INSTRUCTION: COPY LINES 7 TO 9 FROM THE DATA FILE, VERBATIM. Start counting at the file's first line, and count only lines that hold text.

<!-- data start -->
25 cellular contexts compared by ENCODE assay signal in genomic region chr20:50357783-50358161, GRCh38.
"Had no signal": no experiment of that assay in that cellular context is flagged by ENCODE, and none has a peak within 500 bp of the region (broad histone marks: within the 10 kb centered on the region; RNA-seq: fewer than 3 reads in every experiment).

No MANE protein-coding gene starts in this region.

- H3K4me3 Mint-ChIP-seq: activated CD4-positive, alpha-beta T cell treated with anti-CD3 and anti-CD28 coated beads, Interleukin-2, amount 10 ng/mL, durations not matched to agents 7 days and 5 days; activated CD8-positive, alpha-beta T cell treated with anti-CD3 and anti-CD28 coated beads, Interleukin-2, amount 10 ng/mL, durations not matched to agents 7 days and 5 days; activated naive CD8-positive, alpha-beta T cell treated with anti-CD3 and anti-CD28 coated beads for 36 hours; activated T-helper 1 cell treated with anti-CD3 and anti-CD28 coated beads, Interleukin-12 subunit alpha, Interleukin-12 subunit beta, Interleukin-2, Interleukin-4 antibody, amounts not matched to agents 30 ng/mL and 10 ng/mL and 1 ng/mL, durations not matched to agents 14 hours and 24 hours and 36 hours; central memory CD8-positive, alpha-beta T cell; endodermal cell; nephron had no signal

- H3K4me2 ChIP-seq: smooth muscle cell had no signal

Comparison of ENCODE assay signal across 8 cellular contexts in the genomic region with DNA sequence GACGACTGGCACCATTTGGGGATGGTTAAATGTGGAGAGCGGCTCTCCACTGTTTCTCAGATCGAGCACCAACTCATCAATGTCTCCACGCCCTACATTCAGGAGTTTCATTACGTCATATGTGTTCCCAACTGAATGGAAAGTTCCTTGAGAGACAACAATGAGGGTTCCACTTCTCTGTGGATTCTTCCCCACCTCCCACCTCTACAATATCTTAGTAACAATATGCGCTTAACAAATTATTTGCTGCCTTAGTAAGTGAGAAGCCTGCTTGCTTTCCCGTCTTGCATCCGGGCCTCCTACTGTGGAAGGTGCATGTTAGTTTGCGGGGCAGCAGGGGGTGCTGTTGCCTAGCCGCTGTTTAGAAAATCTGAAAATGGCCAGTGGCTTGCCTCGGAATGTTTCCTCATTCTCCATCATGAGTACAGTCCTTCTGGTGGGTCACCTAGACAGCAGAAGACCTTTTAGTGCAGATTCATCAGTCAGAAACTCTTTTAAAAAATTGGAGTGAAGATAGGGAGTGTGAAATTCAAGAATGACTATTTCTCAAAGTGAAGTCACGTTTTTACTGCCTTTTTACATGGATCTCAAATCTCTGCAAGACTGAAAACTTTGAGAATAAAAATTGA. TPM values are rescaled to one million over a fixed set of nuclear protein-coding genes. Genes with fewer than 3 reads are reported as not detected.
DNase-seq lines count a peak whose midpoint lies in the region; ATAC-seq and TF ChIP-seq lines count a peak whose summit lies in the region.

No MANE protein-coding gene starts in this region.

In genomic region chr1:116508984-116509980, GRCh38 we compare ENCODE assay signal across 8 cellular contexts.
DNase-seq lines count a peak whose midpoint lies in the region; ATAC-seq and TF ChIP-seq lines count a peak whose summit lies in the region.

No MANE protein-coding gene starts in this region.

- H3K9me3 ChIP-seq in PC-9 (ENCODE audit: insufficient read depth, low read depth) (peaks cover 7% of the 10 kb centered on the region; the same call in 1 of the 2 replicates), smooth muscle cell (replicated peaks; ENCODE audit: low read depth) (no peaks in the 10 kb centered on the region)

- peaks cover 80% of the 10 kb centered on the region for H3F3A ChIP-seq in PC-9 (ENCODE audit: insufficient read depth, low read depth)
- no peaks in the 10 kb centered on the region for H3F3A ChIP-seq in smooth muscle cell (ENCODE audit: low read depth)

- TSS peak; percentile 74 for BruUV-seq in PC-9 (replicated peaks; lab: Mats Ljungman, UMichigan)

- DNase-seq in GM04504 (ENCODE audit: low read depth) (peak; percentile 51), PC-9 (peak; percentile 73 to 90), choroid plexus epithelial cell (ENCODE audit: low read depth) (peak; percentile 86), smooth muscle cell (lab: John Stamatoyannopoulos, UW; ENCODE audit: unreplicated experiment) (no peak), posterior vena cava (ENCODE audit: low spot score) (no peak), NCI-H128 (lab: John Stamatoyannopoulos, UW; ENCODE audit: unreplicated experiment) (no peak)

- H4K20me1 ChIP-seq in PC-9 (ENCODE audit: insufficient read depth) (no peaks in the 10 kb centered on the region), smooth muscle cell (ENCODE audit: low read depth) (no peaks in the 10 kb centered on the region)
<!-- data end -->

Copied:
DNase-seq lines count a peak whose midpoint lies in the region; ATAC-seq and TF ChIP-seq lines count a peak whose summit lies in the region.

No MANE protein-coding gene starts in this region.

In genomic region chr1:116508984-116509980, GRCh38 we compare ENCODE assay signal across 8 cellular contexts.